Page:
Johann Christian Felix Baehr
Born at Darmstadt, he studied at the Gymnasium and University of Heidelberg where he was appointed professor of classical philology in 1823, chief librarian in 1832, and on the retirement of G. F. Creuzer became director of the philological seminary. He died at Heidelberg. 
His earliest works were editions of Plutarch's Alcibiades (1822), Philopoemen, Flamininus, Pyrrhus (1826), the fragments of Ctesias (1824), and Herodotus (1830–1835, 1855–1862). But most important of all were his works on Roman literature and humanistic studies in the Middle Ages: Geschichte der römischen Litteratur (“History of Roman Literature,” 1828; 4th ed., 1868–1870), and the supplementary volumes, Die christlichen Dichter und Geschichtschreiber Roms (“Christian Poets and Historians of Rome,” 2nd ed., 1872), Die christlich-römische Theologie (“Christian-Roman Theology,” 1837), and Geschichte der römischen Litteratur im karolingischen Zeitalter (“History of Roman Literature in the Carlovingian Period,” 1840).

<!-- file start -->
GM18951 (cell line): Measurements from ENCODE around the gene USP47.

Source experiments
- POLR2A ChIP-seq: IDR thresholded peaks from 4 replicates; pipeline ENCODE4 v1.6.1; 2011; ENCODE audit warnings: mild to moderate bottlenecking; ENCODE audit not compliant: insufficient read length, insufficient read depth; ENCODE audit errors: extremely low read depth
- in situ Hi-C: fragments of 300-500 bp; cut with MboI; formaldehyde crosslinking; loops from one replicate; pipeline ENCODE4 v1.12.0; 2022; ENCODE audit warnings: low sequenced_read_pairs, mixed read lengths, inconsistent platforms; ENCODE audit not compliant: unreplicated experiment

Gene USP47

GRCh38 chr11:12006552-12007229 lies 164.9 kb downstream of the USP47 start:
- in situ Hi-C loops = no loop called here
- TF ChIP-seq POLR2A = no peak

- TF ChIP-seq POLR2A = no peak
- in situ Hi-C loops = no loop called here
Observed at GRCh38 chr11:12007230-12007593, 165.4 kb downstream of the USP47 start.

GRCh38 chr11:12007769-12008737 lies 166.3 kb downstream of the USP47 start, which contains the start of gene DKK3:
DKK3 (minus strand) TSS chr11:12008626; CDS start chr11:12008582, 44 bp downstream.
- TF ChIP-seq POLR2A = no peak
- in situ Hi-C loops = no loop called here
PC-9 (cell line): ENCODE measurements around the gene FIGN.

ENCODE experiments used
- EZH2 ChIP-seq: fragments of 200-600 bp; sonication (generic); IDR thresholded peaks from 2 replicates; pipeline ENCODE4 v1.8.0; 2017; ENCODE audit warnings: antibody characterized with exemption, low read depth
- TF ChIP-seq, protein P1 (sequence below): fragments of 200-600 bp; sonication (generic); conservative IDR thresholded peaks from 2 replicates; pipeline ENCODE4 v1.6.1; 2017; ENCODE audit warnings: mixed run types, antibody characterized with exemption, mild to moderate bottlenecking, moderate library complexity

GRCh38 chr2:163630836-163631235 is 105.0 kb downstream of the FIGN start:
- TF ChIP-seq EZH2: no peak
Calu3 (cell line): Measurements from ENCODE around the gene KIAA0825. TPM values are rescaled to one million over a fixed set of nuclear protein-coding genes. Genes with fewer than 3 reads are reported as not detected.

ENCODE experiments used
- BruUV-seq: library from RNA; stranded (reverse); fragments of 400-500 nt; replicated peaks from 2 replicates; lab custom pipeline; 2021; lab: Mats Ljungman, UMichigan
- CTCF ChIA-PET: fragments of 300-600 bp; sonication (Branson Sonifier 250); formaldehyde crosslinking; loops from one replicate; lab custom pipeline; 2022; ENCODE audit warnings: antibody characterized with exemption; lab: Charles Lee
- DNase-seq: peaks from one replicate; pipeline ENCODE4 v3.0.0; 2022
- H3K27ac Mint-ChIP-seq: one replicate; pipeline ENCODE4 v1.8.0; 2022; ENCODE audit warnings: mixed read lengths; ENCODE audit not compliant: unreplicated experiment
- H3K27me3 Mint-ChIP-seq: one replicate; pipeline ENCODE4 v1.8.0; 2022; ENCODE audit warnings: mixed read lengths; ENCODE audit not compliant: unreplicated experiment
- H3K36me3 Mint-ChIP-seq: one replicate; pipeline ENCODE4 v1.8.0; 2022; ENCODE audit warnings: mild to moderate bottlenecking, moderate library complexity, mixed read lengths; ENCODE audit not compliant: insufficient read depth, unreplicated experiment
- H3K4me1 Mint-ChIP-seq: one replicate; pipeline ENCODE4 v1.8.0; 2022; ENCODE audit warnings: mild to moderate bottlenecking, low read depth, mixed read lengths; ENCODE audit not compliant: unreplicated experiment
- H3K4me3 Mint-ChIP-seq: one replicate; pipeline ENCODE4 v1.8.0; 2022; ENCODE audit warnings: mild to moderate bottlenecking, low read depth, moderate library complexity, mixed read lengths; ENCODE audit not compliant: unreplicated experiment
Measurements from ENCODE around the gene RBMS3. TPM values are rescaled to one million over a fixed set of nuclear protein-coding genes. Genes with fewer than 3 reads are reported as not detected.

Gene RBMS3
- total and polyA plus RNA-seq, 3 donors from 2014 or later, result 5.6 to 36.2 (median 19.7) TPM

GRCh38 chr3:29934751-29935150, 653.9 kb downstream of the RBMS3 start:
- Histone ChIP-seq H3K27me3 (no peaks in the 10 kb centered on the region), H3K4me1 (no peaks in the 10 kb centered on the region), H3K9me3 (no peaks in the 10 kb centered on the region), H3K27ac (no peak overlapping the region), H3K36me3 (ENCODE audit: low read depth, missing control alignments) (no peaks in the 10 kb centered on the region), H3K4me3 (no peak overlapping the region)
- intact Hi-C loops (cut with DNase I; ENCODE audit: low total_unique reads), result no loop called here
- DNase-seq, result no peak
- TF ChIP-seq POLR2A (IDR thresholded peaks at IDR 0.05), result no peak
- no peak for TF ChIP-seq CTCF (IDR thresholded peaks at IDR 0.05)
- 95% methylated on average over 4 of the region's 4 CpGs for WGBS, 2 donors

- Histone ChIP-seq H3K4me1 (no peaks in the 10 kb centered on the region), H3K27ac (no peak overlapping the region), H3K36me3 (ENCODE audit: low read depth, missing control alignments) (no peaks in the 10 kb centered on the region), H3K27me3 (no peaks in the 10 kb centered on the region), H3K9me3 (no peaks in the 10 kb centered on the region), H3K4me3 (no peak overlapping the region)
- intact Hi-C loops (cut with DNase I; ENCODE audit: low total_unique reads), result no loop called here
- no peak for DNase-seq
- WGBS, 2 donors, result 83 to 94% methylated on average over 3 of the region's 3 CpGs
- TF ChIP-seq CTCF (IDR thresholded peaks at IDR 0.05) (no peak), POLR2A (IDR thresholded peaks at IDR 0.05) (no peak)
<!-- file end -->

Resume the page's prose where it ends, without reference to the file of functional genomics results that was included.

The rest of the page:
- Rines, George Edwin, ed. (1920). "Bahr, Johann Christian Felix". Encyclopedia Americana. Translations.
- This article incorporates text from a publication now in the public domain: Chisholm, Hugh, ed. (1911). "Baehr, Johann Christian Felix". Encyclopædia Britannica (11th ed.). Cambridge University Press.